For comparing the results of this study, similar studies which have used one or more of the algorithm and distance metric combinations are considered here. Variation of results as compared to previous studies can be attributed to different preprocessing technique and the standard testing methodology not used by most of these studies. But as this study is an independent comparative analysis, it serves the purpose.
Regarding FERET evaluation methodology tasks, we found that the FAFB task is the easiest with highest recognition rates which is consistent with
PCA with variants of Mahalanobis based distance metrics is experimented as more investigation was recommended by
While using Euclidean as a distance metric, the recognition rates of all the two dimensional PCA algorithms on all three databases are pretty close to each other which is in agreement with
Regarding the 2DLPP algorithm, our results are not in agreement with
The aim of this study was to independently compare and analyze the relative performance of famous subspace face recognition algorithms against the same working conditions. As mentioned in the testing methodology section, we have followed the FERET evaluations methodology which closely simulates real life scenarios. Six popular subspace face recognition algorithms were tested accompanied with four popular distance metrics.
An important and novel contribution of this study is that it introduced an unbiased comparative analysis of popular subspace algorithms under equal and testing working conditions, such as same preprocessing steps, same testing criteria, same testing and training sets and also introduced the favorable performance conditions for each of these algorithms. After thorough experimentations it was shown that Algorithm 1D PCA performed best with distance metric MahalanobisCosine, and 2DPCA variants and 1D LPP performed generally much better with simple Euclidean and Cosine distance metrics. Similarly 2DLPP performed much better with distance metrics Mahalanobis and MahalanobisCosine. In addition to this it was shown that Cosine based distance metrics, MahCos and Cos, gave better results than Euclidean based metrics. The algorithmmetric combination of PCAMahCos was clearly ahead in performance under difficult conditions of illumination changes. As evident from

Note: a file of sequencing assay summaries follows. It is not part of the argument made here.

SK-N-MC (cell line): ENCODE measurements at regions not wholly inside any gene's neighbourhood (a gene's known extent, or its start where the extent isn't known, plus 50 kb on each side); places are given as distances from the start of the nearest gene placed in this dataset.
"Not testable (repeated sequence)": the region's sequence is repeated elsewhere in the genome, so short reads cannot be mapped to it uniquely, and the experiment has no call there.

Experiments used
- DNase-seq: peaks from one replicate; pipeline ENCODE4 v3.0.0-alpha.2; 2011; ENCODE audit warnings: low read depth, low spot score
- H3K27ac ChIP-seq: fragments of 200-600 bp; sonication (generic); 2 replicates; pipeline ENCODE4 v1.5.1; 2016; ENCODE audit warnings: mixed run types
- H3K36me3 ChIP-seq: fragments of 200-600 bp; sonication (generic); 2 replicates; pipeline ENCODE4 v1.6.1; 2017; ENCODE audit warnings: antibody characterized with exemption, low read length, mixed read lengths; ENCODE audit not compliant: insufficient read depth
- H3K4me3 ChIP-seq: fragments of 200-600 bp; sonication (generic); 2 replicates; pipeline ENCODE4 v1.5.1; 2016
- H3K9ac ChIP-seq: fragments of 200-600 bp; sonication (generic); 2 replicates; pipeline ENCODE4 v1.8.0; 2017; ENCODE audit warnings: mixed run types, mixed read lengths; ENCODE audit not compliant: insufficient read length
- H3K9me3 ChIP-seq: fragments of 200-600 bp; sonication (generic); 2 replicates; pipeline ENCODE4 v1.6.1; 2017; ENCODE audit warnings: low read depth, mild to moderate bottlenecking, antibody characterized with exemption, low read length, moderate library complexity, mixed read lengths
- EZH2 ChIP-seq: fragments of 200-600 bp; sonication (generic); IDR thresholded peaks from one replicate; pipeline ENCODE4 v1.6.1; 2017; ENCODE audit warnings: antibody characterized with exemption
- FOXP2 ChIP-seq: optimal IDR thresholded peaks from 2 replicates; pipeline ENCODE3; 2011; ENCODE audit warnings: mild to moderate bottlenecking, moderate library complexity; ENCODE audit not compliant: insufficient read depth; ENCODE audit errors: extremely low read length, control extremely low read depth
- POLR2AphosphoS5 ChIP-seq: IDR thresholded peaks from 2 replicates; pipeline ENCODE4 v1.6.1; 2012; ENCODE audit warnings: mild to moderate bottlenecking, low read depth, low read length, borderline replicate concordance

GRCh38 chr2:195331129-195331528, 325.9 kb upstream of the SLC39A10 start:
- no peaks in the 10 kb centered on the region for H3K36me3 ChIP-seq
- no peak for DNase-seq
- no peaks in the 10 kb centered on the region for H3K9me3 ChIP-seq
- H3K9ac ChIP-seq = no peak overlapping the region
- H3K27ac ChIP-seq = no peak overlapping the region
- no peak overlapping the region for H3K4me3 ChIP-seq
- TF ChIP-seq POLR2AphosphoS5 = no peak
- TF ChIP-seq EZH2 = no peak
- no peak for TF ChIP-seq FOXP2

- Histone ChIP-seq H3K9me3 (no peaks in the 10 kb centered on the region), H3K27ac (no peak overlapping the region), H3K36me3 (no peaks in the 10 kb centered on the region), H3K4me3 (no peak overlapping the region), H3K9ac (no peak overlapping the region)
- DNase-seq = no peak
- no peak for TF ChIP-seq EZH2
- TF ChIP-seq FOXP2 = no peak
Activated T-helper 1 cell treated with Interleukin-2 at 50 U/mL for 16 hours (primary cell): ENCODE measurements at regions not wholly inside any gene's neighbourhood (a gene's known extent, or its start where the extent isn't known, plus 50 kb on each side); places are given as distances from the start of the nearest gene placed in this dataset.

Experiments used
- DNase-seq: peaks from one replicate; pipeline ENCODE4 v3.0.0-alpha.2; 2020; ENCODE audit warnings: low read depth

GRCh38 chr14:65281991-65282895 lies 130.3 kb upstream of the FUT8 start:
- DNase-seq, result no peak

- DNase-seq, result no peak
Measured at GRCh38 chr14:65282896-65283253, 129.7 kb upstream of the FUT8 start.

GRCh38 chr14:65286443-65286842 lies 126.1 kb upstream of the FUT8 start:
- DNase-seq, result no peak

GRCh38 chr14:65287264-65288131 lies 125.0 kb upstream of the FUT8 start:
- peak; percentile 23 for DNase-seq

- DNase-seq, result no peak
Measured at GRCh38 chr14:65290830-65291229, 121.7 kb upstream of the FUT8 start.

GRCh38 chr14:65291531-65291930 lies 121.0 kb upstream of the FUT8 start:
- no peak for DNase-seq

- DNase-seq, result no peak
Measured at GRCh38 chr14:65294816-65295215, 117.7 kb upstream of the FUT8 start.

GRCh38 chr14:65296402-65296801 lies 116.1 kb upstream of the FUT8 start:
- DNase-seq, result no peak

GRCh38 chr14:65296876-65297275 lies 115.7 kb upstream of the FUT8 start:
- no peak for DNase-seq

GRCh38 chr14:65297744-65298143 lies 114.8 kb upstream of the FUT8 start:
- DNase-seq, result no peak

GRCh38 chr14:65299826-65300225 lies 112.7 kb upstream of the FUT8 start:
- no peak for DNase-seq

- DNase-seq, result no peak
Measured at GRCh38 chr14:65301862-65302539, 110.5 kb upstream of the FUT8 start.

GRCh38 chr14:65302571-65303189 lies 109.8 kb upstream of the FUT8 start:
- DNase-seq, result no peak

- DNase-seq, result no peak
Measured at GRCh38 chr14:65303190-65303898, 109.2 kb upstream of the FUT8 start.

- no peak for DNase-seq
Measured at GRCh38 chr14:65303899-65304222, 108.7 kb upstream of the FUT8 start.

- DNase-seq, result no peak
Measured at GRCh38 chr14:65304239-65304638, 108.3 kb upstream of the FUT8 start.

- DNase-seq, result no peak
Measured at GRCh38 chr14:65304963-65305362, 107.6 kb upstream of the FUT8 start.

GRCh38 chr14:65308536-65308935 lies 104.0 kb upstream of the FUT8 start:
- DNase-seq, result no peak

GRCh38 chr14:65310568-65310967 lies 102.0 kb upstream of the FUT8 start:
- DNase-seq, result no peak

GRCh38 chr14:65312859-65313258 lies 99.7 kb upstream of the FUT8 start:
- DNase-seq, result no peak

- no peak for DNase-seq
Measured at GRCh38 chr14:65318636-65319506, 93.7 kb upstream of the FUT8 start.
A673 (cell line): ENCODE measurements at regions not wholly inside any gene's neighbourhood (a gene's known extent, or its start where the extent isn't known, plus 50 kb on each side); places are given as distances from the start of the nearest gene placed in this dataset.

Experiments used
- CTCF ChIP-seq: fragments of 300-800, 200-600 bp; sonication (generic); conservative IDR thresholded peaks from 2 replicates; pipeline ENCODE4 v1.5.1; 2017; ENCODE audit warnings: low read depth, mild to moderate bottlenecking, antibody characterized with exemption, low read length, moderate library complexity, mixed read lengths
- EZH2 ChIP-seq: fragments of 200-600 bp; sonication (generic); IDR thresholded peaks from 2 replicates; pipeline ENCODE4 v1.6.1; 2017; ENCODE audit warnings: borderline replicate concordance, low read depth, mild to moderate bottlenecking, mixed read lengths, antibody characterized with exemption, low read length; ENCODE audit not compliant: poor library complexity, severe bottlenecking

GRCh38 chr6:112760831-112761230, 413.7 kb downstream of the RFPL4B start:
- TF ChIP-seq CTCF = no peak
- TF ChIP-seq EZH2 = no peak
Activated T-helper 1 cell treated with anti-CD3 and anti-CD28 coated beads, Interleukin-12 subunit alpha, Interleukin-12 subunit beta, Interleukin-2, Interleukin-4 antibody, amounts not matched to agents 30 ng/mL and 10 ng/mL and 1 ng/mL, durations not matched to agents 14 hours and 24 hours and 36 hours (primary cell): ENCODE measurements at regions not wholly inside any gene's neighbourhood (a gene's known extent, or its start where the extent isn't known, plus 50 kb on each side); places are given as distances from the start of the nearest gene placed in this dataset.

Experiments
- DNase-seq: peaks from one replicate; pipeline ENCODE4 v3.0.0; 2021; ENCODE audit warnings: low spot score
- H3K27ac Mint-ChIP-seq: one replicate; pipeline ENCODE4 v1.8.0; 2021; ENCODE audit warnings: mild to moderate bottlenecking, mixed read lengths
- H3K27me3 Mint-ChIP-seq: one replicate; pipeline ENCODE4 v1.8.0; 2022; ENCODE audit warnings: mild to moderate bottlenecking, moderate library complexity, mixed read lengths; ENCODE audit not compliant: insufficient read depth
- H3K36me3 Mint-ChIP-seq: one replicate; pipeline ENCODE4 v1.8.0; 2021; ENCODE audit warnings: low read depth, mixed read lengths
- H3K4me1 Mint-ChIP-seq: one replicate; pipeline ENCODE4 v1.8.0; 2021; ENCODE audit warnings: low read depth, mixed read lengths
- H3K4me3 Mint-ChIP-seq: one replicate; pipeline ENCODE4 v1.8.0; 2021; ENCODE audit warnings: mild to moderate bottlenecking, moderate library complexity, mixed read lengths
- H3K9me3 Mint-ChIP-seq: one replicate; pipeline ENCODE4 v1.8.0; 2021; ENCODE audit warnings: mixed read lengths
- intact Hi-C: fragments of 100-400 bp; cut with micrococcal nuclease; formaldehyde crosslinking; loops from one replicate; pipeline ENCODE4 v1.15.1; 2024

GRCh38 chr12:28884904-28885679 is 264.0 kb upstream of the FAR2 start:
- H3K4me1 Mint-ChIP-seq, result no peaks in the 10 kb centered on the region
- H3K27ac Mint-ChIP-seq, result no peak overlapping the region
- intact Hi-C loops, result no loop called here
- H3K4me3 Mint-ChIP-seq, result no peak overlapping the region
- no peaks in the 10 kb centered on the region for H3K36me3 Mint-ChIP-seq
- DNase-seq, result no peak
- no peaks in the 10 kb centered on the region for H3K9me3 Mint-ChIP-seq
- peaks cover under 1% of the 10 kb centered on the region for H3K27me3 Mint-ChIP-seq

A thorough computational complexity analysis was also performed on the subject algorithms. It was shown that though 2D algorithms have lower complexity during training, they need more computations during recognition which is critical for identification systems. On the other hand 1D algorithms have higher computational complexity during training but generally require less computations during recognition stage.
It was also noted that the performance variations are very significant for different databases. Any algorithm alone cannot be qualified as the best performing algorithm for all the variations of a facial image. To extract the optimal performance on all facial variations, it may be necessary to combine several subspace techniques in a computationally economical unified classifier which makes a good research topic for future.
A MATLAB based evaluation platform was also constructed in result of this study which may serve as a useful tool for researchers in this field.
Portions of the research in this paper use the FERET database of facial images collected under the FERET programme, sponsored by the DOD Counterdrug Technology Development Program Office. The authors are thankful to Mr. Xiaofei He